From July to October, four multi-stakeholder working groups work toward developing strategies and suggestions for the Land-Use Framework. AWA is represented on the Growth and Resource Management Working Group. The working groups complete their tasks in October 2007. The government plans to develop a draft Land-Use Framework by the end of December 2007.

    A public survey is initiated in May 2007, looking at public attitudes to land use in Alberta. Results are released in October 2007 Land-use Framework Workbook Summary Report. Results show consistently that Albertans believe that there is considerable room for improvement in land-use planning in Alberta, including:

    • 74.3% of participants believed that “At present, the balance between developing and using our land versus conservation of our land is too focused on economic development and growth.”
    • 70.2% of participants would be “Willing to accept limits to Energy Development to provide for more Protected Areas.”
    • 73.1% of participants would be “Willing to accept limits to Energy Development to provide for more Watershed Protection.”
    • 71.5% of participants would be “Willing to accept limits to Energy Development to provide for more Habitat Protection.”
    • 95% of participants were “concerned” or “very concerned” about the “Failure to consider the combined (i.e. cumulative) effects of land-use activities.”

    July 2007

    AWA meets with Premier Ed Stelmach; Ted Morton, Minister of Sustainable Resource Development; and Hector Goudreau, Minister of Tourism, Parks, Recreation and Culture. AWA emphasizes the need for the Land-Use Framework process to be supported by 100 percent of Cabinet and by the Premier. During the meeting, the Premier states there will be an increase to the number of parks and protected areas in Alberta.

    Government invitation for participation by AWA and other members of the Alberta Environment Network in Land-Use Framework working groups is met with demands for improvement in the process. In the document “Criteria for Effective Process and Substantive Policy Direction for Alberta’s Land-Use Framework,” prepared in cooperation with AWA, CPAWS, Pembina, FAN and others, environmental NGOs demand effective process through goal clarity, clarity of government’s commitment to implement the Land-Use Framework, effective process design, and effective process support. As well, the groups want substantive policy direction for the Framework and criteria for a commitment to land-use planning in Alberta. The groups seek commitment from the Premier and Cabinet, a statutory basis and binding effect, and integrated planning. The government responds with a number of meetings with group representatives and with the participation of Ted Morton, Minister of Sustainable Resource Development, in an initial Land-Use Framework meeting in Red Deer. AWA attends and agrees to participate despite the lack of commitment to the demands of the environmental community. Minister Morton publicly states at the Red Deer meeting that he has the support of about half of the caucus for this process.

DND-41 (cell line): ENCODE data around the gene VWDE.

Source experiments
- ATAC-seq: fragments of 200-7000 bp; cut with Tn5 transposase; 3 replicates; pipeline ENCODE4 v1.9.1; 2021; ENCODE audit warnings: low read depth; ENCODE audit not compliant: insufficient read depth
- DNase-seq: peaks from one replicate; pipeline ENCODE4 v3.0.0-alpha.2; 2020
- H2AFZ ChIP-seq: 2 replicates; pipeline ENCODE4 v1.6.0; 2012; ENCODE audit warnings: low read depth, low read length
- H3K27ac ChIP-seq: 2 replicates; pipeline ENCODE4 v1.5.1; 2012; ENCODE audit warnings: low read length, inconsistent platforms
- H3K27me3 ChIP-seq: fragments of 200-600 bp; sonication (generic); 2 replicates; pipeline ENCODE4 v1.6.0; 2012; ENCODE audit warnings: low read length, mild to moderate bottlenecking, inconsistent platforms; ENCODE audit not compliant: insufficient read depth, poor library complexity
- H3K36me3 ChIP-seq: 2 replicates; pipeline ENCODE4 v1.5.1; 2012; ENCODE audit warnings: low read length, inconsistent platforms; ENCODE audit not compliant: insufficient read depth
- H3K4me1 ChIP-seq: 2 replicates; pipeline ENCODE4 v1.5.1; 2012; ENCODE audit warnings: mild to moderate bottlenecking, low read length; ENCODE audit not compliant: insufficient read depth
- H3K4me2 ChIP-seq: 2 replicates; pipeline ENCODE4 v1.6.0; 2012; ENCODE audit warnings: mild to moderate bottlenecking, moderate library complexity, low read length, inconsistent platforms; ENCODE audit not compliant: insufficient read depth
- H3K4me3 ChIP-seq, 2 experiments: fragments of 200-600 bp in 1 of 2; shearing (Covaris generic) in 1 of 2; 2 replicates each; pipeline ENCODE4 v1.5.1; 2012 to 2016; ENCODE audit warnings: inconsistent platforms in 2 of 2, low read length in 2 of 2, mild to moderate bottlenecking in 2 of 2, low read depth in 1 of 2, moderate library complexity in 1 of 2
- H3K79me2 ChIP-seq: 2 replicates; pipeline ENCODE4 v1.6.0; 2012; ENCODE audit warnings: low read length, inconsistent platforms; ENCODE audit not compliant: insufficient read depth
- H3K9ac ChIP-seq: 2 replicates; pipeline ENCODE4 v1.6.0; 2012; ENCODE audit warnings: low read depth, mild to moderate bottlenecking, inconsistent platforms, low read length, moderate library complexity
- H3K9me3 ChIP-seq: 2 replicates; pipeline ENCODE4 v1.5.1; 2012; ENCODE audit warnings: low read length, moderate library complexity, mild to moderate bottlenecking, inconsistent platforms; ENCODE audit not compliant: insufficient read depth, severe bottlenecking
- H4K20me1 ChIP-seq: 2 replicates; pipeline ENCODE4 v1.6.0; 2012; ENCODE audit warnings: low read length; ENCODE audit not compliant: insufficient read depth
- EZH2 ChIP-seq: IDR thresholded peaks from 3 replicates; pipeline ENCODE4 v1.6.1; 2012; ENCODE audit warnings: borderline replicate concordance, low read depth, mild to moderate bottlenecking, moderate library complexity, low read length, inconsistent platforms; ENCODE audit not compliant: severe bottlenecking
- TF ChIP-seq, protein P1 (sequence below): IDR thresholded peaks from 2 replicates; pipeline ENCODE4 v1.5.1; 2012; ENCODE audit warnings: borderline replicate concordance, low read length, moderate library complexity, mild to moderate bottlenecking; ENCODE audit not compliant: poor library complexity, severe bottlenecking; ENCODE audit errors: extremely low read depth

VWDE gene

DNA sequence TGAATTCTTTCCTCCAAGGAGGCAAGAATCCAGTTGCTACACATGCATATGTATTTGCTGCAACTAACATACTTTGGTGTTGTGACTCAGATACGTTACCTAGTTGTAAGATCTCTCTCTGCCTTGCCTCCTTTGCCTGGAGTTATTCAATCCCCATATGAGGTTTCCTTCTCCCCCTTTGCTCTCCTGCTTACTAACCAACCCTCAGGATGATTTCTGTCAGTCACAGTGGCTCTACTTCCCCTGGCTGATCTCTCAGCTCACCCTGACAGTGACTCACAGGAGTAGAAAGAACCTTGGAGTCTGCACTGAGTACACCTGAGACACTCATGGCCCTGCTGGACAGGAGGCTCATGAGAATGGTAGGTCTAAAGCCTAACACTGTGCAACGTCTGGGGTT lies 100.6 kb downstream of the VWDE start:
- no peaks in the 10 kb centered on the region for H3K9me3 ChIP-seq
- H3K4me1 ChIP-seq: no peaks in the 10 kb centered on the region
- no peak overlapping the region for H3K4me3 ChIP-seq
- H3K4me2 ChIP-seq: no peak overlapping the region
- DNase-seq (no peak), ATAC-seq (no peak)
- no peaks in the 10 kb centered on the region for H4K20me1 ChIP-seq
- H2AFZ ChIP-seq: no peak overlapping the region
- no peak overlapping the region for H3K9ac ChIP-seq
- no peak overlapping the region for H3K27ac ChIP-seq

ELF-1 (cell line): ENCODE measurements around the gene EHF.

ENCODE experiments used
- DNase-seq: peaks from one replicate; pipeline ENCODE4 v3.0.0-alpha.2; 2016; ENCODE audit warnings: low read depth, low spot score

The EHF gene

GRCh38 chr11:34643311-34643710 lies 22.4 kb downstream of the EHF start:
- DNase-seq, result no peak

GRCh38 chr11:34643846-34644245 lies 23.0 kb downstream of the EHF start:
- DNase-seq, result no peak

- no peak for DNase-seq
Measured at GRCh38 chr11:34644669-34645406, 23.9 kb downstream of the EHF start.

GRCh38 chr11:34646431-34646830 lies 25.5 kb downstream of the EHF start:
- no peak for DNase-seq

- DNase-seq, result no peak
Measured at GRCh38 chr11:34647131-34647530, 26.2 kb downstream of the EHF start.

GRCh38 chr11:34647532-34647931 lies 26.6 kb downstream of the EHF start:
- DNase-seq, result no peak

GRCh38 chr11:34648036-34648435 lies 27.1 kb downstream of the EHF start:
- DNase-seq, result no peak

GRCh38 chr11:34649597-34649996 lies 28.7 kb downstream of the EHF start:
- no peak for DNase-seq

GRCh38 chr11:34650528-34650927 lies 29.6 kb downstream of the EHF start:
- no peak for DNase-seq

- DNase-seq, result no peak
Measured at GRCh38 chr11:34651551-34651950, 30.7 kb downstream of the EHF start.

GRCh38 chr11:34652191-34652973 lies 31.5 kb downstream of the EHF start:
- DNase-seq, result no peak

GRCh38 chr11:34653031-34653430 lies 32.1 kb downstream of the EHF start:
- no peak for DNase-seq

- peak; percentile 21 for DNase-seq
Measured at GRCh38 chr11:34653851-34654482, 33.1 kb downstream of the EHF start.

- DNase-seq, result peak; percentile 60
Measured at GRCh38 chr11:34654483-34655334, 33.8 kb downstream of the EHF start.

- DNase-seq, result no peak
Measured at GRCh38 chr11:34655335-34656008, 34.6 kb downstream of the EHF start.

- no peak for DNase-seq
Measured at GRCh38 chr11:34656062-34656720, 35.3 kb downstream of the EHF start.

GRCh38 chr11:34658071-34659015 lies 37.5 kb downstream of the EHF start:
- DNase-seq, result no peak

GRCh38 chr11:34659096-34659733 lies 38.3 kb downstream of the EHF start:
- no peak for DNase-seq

May 2007

    The government holds 15 public input sessions across Alberta to gather public opinion on developing a Land-Use Framework. More than 780 Albertans attend. The input sessions focus on the challenges and issues facing land use in Alberta and the key characteristics and attributes the Framework should embody to deal with these challenges. Sustainable Resource Development Minister Ted Morton states that the Land-Use Framework will provide the context, overall direction, and decision-making framework to govern and manage land use in the province. It will guide land-use decisions on all land, except federal land such as national parks and Indian reserves. The Framework is intended to meet Albertans’ long-term social and economic goals based on good environmental management.

    July 2006

    Alberta Sustainable Resource Development announces that it will launch a public education and consultation campaign in the fall to develop a long-term plan for land-use management.

    January 2006

    Alberta Energy, Alberta Environment, and Alberta Sustainable Resource Development sign on to the Integrated Land Management Project Charter.

    2005

    Alberta Energy, Alberta Environment, and Alberta Sustainable Resource Development make a commitment to work together to realize Alberta’s vision of Sustainable Resource and Environmental Management (SREM).

    The Alberta government announces that it will be looking for public input in developing a provincial Land-Use Framework in the coming months. The government says it is committed to “sustainable development that protects the environment while encouraging economic growth.” The Framework’s details will be established through public consultation.

    The Integrated Land Management (ILM) program begins, with the goal of encouraging cooperation among land users in order to reduce environmental impact. It will also operate and implement Alberta’s Land-Use Framework. Numerous stakeholder workshops are held throughout 2005 and into 2006 to provide feedback on the ILM project, which when completed will dictate the guidelines of the ILM program.

    August 2005

    AWA completes A Review of Public Land Policy in Alberta, British Columbia, the United States and New Zealand. In light of the comments made by the interviewees, as well as the overview of public land law and policy in the other jurisdictions surveyed, the following guiding principles of public land management are offered for consideration: